Blast and Impact Loading and Response of Structures
The need for sustainable construction has led to more focus being directed towards renewable building materials, such as wood. Whereas engineered wood products (EWPs) have been used for decades in low-rise construction, a change in regulations permitting the construction of mid- to high-rise structures using wood combined with advancement in manufacturing technologies to produce high-performing EWPs, has allowed wood to become a viable material option for much larger structures. While wood is not typically seen as a blast resistant material due to its low mass and energy dissipation capabilities, the presence of glulam beams and columns in high-risk high-profile structures (e.g. educational institutions, high density residential/offices) could potentially be subjected to blast loads. The vulnerability of glulam beams and columns to extreme loads could lead to severe damage potentially resulting in progressive collapse and loss of life.
Although EWPs are included in both the American and Canadian Blast Design Standards as a material option, the current provisions for wood are based on limited data stemming primarily from light-frame structures using dimensional lumber. Fundamentally, even though glulam consists of two or more layers of dimensional lumber joined together with glue and finger-joints (JFs) in the parallel-to-grain direction, the behaviour differs significantly in part due to the layers being stress-rated resulting in tighter control on the individual laminations. An experimental program involving the testing of seventy unretrofitted and retrofitted glulam beams and columns under both static and dynamic loads was undertaken in order to provide design and analysis methodologies for glulam beams and columns subjected to blast loading. Three distinct phases were developed to address shortcomings found in the current blast standards: 1) Development of a dynamic increase factor (DIF) on the flexural strength, 2) The effect of combined lateral-blast and axial gravity loads, 3) Retrofit of glulam beams using fibre-reinforced polymers (FRP).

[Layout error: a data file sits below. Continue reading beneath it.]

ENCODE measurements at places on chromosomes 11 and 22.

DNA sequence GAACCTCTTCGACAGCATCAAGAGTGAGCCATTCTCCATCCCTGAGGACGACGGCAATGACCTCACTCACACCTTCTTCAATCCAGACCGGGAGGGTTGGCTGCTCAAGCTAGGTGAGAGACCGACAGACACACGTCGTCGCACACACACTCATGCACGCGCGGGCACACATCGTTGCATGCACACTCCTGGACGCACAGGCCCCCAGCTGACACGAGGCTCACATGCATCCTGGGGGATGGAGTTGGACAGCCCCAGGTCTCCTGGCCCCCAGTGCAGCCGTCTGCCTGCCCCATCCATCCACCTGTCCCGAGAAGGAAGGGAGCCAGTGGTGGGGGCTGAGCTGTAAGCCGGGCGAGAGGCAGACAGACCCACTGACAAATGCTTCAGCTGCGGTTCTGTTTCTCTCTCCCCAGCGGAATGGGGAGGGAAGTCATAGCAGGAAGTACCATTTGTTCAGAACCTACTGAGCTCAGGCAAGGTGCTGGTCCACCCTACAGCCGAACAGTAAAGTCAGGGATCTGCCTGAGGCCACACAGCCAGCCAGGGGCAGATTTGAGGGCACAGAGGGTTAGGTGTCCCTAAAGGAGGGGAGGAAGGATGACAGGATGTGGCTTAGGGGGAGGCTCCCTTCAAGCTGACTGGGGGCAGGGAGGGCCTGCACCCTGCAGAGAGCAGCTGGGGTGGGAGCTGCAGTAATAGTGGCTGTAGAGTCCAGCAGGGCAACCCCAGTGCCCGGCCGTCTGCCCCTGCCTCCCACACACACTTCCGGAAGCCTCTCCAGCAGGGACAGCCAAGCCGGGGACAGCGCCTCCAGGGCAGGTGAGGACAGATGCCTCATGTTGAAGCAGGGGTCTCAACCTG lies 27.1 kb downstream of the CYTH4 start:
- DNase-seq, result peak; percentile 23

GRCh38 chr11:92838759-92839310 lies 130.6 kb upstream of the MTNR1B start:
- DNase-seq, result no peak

Key results aimed to assist a designer in conducting his design and analysis of glulam beams subjected to blast loads will be discussed. Details about the DIF, which was found to be significantly lower than that provided by the codes and dependant on failure modes, will be discussed and implemented into a material model capable of predicting the flexural resistance curves of both unretrofitted and retrofitted beams and columns. Due to the observed lack of post-peak resistance, unretrofitted glulam beams and columns should be designed to remain elastic. Designing a structural element to remain linear-elastic under blast loading could have significant cost implications, and therefore, the option of retrofitting the beams using both unidirectional and bidirectional FRPs were investigated. Ductility ratios approaching the current response limit of blowout corresponding to a ductility ratio of 4 were achieved. Further, proper detailing of the considered retrofits will be discussed to achieve desirable performance.